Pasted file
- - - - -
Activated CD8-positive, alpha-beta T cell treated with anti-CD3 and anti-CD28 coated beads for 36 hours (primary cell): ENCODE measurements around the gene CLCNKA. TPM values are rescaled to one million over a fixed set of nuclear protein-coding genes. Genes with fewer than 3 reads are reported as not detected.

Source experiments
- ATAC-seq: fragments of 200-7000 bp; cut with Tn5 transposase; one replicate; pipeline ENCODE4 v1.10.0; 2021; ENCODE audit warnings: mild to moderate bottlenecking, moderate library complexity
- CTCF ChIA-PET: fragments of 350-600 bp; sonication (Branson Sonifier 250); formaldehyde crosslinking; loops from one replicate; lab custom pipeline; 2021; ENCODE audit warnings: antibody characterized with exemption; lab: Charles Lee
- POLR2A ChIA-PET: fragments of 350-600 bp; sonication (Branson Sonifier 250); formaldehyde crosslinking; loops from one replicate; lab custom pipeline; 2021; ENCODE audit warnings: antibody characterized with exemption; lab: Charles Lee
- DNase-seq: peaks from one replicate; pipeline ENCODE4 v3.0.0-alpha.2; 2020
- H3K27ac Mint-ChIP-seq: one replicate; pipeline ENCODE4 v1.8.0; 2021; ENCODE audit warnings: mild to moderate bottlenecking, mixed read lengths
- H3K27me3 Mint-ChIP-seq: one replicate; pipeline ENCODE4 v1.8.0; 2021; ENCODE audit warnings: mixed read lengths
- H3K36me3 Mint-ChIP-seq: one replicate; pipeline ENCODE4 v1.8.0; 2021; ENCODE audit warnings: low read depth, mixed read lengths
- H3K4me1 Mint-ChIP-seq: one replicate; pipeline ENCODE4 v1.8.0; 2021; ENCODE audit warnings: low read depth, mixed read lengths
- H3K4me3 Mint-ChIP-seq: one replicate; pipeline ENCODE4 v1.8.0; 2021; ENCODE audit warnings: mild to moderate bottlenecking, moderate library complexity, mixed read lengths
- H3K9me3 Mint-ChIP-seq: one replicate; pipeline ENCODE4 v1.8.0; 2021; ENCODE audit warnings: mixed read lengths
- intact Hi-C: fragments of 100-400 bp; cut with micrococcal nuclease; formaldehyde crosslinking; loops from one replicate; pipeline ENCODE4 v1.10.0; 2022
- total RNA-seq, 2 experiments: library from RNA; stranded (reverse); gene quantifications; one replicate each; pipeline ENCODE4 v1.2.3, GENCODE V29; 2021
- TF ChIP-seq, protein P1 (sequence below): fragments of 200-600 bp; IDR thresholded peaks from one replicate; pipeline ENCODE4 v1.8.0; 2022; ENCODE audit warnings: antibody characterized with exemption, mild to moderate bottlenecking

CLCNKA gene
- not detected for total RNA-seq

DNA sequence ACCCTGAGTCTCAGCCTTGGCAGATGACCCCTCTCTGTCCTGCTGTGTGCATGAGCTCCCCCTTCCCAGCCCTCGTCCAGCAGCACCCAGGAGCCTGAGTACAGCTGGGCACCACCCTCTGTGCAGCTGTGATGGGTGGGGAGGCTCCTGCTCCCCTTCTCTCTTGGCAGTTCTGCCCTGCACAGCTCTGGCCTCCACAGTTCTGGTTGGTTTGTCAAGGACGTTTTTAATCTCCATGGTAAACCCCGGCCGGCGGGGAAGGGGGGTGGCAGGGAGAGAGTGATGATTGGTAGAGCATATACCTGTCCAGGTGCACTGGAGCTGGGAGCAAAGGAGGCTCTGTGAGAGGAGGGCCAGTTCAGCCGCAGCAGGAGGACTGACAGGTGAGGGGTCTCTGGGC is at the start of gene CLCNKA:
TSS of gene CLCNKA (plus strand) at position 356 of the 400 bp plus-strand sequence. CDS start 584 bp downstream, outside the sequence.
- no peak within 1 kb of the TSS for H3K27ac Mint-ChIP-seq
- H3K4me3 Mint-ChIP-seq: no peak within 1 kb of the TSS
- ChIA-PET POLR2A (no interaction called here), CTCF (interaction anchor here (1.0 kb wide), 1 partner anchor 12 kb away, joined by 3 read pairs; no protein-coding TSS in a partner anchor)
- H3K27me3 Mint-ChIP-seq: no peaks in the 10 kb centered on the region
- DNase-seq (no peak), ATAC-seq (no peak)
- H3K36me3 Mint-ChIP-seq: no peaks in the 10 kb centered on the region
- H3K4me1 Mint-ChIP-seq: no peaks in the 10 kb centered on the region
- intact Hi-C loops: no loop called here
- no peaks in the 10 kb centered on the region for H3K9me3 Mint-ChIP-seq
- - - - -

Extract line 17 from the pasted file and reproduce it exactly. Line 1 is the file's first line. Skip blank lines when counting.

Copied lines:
- not detected for total RNA-seq